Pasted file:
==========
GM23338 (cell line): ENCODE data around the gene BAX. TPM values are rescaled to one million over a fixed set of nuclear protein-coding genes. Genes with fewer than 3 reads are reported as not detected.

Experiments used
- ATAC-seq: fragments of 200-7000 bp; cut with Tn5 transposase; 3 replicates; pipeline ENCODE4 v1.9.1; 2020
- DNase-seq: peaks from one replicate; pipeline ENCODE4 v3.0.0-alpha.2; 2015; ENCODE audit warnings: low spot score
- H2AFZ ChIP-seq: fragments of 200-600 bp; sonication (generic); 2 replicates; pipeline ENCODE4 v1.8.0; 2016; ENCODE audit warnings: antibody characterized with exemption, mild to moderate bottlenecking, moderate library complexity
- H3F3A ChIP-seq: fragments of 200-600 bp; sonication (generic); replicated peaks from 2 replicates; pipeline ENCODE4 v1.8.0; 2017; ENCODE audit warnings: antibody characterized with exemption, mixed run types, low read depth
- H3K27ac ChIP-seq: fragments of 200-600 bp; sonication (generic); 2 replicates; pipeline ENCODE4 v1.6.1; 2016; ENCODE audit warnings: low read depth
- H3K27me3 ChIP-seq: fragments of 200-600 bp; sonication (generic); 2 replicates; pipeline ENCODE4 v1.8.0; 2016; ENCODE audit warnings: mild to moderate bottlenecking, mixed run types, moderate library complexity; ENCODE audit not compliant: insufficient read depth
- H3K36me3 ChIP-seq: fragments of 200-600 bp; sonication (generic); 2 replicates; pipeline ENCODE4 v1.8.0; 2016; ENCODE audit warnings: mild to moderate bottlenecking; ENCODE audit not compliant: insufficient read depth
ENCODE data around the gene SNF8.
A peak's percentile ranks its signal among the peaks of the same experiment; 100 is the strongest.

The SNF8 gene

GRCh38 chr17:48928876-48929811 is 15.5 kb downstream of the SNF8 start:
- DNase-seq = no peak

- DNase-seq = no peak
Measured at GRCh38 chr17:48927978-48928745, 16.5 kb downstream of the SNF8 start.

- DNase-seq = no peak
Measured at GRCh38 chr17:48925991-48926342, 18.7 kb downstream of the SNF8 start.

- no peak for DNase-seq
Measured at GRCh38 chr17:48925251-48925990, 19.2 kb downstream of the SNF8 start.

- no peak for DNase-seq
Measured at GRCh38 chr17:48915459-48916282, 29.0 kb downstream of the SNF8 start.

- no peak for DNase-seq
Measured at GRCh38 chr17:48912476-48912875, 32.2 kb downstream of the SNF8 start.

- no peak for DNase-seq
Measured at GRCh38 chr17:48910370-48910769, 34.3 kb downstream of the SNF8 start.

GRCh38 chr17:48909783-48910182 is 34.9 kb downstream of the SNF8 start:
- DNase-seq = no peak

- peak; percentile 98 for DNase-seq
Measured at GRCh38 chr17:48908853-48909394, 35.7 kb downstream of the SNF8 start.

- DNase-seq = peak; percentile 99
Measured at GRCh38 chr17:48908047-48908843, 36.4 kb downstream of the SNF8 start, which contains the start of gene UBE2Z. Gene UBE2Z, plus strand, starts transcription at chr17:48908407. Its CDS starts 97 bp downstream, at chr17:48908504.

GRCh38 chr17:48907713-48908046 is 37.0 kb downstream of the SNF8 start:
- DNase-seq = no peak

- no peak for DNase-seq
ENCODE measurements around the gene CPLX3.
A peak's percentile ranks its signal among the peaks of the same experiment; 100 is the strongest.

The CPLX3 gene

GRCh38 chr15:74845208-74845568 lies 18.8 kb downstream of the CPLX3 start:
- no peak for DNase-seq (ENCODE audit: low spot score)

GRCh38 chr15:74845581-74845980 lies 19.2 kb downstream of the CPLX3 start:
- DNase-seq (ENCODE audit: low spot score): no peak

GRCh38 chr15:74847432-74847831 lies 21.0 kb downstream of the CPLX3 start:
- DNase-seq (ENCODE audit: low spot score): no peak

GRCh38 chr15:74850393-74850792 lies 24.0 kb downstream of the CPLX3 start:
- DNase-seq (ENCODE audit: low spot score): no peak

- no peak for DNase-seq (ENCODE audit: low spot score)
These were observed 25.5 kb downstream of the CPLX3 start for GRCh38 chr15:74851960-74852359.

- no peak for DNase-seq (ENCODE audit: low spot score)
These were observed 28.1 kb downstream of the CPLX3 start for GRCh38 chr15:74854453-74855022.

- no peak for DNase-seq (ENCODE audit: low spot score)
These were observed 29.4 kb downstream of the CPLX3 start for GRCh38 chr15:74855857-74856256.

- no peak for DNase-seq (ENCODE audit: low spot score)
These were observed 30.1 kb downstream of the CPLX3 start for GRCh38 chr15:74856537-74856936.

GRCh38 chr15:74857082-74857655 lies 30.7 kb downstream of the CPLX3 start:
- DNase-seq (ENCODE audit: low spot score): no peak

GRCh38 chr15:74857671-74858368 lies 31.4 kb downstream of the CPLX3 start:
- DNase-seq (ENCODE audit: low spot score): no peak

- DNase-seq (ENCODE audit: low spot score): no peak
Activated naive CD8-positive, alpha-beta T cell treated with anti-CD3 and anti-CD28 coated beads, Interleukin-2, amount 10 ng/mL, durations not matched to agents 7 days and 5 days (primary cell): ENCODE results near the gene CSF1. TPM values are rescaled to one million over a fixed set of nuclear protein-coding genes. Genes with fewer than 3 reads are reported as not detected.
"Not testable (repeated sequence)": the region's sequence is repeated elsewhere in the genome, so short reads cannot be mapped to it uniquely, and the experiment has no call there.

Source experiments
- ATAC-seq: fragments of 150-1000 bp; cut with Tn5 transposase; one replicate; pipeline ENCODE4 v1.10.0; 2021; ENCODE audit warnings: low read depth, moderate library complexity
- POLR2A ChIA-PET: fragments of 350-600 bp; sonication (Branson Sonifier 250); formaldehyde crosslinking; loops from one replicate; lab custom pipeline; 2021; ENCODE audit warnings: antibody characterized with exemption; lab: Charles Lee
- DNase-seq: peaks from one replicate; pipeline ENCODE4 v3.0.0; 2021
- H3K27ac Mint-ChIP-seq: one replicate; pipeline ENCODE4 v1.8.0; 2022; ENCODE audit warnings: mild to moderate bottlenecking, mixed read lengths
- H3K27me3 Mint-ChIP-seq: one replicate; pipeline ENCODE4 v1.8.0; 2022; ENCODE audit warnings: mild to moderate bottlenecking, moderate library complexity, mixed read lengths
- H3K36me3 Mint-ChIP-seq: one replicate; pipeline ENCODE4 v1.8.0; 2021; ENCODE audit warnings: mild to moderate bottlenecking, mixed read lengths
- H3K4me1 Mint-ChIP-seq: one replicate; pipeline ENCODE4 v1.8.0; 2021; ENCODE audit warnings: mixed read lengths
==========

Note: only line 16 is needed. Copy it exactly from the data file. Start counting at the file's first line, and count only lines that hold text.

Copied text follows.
Measured at GRCh38 chr17:48927978-48928745, 16.5 kb downstream of the SNF8 start.